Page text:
This is second in the series People Who Inspire
Kathy is smart, pretty, talented and tough. She is also a genuine-dyed-in-the-wool heroine. She survived the infamous Camp Fire that destroyed the town of Paradise. California. The fire burned one hundred ninety-two acres and took the lives of eight-five people.
While driving her grand-daughter and her friend to school, Kathy noticed the black smoke moving in from the east. Wildfires are not uncommon in this rural area, but even so, the smoke was alarming. The school was not being evacuated, but Kathy returned to her home, gathered a few papers, her dog, grand-daughter and friend, and began the drive down The Skyway toward Chico in the valley below.
She didn’t get far. By now, the smoke had turned day into night. The fire moved incredibly fast. After several years of drought, the dead trees provided ample fuel for the fire. Fire-generated winds and the rugged topography made fire-fighting impossible. The first responders focused on saving lives.
Kathy and her passengers follow the instructions of the fire-fighters. They parked the car and went to a parking area where almost one hundred people were gathered to shelter in place. They lay on the tarmac, covering themselves with blankets and clothing. They would not be able to leave the area for eight hours.
At one point, fire-fighters asked if anyone had food in their car. A man with diabetes needed help. Always prepared, my sister had cookies in the car in addition to the bottled water she had shared.
Paradise and Magalia often used propane to fuel their homes. The parking area they were in had propane tanks on the edge. At one point, the flames reached this area and exploded the tanks. Those on the tarmac were moved to a metal building to shelter from the fumes of the propane.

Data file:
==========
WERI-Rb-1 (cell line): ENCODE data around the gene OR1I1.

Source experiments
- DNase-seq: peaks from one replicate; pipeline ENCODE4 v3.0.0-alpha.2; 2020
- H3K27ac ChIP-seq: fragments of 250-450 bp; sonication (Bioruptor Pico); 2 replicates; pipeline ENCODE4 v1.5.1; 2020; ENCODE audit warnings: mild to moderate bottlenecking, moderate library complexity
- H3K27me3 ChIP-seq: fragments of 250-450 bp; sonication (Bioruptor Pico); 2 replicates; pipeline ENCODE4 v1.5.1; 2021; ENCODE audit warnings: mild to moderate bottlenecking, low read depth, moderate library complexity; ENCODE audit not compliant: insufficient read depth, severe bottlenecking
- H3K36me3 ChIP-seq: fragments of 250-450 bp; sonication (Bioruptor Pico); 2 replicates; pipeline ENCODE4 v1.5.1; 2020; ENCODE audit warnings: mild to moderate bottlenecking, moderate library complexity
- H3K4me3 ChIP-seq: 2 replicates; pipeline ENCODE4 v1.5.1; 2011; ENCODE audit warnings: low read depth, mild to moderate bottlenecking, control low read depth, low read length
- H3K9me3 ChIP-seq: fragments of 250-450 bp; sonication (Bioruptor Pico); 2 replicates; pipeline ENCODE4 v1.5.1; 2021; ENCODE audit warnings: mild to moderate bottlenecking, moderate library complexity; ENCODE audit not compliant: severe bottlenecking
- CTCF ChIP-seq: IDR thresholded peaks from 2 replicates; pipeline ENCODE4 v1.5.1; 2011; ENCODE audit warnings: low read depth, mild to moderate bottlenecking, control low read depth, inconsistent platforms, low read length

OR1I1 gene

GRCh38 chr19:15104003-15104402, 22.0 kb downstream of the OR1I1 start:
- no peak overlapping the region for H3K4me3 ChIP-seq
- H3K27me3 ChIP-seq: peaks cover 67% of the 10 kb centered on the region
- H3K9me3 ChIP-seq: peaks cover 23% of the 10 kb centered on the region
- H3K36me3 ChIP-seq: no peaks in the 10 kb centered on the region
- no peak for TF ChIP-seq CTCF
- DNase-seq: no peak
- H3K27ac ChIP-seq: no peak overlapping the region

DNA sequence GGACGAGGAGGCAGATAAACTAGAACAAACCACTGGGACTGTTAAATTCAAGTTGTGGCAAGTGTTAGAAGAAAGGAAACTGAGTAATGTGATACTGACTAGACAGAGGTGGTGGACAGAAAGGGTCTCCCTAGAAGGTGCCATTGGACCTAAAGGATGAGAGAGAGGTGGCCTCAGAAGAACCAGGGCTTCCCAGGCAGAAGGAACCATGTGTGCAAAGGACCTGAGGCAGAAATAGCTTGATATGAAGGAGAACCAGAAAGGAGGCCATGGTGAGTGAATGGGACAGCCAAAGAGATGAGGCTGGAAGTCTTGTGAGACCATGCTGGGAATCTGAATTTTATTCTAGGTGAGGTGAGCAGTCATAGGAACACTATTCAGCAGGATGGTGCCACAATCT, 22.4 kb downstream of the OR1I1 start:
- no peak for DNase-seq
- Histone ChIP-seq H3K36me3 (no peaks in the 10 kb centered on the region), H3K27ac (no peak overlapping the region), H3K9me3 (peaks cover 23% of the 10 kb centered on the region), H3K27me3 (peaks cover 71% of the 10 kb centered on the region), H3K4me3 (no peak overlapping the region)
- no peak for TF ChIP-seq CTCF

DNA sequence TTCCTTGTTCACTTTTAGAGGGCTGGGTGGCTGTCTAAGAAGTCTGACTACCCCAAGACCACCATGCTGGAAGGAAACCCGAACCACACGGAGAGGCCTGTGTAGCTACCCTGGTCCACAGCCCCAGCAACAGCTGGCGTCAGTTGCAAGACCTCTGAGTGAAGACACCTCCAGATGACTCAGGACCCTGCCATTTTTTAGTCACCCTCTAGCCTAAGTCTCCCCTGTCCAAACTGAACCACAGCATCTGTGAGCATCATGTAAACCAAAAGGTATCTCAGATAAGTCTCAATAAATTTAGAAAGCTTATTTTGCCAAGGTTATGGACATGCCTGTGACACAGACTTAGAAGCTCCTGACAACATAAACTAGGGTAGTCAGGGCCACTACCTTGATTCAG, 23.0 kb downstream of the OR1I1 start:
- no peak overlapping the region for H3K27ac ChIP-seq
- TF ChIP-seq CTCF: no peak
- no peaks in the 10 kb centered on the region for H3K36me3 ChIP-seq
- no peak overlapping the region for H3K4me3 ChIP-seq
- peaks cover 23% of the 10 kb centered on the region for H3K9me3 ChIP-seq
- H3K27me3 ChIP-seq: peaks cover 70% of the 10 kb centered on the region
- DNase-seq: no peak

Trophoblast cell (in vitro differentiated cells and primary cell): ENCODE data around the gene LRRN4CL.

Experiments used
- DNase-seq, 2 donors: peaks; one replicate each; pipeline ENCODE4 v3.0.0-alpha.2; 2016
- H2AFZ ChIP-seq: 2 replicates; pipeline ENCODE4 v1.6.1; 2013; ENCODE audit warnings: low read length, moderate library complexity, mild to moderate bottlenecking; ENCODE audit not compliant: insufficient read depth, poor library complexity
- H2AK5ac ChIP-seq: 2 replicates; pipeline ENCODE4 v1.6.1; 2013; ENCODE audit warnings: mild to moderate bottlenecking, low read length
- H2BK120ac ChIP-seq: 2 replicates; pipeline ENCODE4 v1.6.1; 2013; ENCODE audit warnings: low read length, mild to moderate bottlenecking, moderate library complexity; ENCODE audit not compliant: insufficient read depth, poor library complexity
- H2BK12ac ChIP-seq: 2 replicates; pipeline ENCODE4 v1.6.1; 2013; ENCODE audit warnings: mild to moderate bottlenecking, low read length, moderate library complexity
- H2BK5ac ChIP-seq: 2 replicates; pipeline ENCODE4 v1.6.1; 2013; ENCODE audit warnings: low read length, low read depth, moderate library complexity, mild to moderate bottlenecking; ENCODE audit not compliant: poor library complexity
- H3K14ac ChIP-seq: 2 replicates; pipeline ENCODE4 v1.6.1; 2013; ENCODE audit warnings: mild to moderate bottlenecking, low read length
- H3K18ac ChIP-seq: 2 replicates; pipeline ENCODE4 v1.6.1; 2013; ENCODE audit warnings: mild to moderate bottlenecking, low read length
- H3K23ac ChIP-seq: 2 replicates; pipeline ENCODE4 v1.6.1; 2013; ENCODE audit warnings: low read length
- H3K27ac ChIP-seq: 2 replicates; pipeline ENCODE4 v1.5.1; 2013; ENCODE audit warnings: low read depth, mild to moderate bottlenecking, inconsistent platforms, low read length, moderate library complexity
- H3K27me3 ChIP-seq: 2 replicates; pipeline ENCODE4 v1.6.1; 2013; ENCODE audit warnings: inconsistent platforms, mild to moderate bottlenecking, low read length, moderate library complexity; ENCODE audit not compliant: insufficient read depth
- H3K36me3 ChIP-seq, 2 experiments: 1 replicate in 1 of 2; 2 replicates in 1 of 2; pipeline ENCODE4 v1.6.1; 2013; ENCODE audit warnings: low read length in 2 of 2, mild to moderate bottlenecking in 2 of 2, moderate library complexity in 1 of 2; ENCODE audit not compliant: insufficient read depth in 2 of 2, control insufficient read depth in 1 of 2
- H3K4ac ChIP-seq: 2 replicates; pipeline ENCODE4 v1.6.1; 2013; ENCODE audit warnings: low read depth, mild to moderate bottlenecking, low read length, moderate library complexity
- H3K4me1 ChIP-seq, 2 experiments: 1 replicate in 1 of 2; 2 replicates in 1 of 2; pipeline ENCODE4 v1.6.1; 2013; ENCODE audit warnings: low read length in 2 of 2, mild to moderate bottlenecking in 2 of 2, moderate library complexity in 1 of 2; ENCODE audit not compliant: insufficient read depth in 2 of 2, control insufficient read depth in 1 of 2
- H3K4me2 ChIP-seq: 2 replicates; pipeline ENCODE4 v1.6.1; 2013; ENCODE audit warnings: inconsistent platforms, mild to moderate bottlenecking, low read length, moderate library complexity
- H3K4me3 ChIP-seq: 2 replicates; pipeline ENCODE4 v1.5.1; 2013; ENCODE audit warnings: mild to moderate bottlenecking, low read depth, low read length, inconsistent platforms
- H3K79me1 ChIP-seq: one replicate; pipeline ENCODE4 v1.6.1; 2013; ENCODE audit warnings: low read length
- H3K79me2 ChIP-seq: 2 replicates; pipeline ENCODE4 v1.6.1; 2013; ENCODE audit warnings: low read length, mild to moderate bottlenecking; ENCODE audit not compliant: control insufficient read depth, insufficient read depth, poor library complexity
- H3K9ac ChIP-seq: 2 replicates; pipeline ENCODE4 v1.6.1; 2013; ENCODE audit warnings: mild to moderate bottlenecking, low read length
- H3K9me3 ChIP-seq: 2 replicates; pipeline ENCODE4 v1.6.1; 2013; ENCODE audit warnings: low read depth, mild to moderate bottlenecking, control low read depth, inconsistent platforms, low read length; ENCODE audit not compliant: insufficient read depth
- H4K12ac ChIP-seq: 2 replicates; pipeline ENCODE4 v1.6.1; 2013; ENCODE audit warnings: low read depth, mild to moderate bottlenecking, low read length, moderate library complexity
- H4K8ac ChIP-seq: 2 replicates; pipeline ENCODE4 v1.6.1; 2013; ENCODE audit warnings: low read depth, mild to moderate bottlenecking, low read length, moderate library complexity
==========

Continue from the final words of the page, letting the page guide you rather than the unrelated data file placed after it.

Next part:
The evacuation plan was dependent upon bulldozers clearing the burned cars from the Skyway so that caravans of evacuees could moved out of the area and down to Chico. The bulldozers arrived and the caravans began.
The scenery was frightening. Local business were on fire. The hospital burned and all familiar landmarks were gone. Flames licked both sides of the road.
Eventually, Kathy and her passengers made it out of the area and to the home of a friend. All this time, Kathy focused on keeping her grand-daughter, her friend and her dog, calm and secure. It was not an easy task. Later, Kathy described the area as looking like a war zone.
Kathy’s story could have easily ended differently. She was one of the fortunate ones. Her car was not damaged and her family survived. When I asked her how she got through this experience, she said she did it by focusing on what she had to do at that moment to keep everyone safe.
The damage from the Camp Fire will not be repaired for many years to come. Some homes may never be rebuilt. The trauma suffered by many, including Kathy, is immeasureable.